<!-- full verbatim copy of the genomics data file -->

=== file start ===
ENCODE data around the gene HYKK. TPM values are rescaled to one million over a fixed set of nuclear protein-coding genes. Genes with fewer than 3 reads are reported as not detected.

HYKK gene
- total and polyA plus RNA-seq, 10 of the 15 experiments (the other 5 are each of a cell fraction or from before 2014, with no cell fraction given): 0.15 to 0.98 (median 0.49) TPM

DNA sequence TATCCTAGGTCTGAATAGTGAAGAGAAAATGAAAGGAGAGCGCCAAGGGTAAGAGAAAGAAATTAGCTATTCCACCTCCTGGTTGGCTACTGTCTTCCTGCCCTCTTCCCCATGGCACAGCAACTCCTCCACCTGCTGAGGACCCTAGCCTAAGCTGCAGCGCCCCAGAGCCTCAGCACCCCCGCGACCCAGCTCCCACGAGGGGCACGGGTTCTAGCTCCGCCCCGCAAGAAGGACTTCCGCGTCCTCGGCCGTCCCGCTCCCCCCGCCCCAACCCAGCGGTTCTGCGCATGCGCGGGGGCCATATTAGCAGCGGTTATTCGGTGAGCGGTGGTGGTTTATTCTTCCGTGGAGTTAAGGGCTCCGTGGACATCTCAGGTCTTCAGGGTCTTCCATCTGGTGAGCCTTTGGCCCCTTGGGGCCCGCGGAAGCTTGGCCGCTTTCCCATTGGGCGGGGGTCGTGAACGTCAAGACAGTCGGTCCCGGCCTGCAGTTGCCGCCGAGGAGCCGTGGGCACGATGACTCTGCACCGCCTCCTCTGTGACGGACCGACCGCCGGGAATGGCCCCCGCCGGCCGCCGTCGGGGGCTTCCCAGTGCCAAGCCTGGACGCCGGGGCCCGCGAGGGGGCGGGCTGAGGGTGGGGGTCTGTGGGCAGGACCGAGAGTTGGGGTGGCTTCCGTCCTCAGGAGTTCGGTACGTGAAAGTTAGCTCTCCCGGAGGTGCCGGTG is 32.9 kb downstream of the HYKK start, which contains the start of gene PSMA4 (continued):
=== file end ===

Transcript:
ENCODE data around the gene HYKK. TPM values are rescaled to one million over a fixed set of nuclear protein-coding genes. Genes with fewer than 3 reads are reported as not detected.

HYKK gene
- total and polyA plus RNA-seq, 10 of the 15 experiments (the other 5 are each of a cell fraction or from before 2014, with no cell fraction given): 0.15 to 0.98 (median 0.49) TPM

DNA sequence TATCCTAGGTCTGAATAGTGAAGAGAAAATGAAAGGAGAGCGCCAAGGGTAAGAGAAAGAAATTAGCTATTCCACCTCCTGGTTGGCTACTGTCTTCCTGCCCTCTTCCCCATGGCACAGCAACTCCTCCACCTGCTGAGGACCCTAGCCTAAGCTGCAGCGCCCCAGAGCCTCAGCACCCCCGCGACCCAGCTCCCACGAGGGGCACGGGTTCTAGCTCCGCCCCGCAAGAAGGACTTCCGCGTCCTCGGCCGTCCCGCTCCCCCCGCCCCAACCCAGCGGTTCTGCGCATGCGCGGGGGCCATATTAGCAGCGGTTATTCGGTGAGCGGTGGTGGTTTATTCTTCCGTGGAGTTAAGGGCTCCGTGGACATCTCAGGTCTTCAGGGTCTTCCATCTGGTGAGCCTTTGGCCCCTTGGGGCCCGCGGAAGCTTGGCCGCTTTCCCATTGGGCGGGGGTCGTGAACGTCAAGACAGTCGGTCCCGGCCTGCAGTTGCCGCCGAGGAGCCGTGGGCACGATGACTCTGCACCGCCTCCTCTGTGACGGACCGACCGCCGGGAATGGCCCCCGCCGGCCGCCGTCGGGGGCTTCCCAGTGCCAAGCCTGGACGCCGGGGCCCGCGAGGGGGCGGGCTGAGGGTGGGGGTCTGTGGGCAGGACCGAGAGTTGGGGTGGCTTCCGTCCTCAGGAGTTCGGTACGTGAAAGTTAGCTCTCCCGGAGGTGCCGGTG is 32.9 kb downstream of the HYKK start, which contains the start of gene PSMA4 (continued):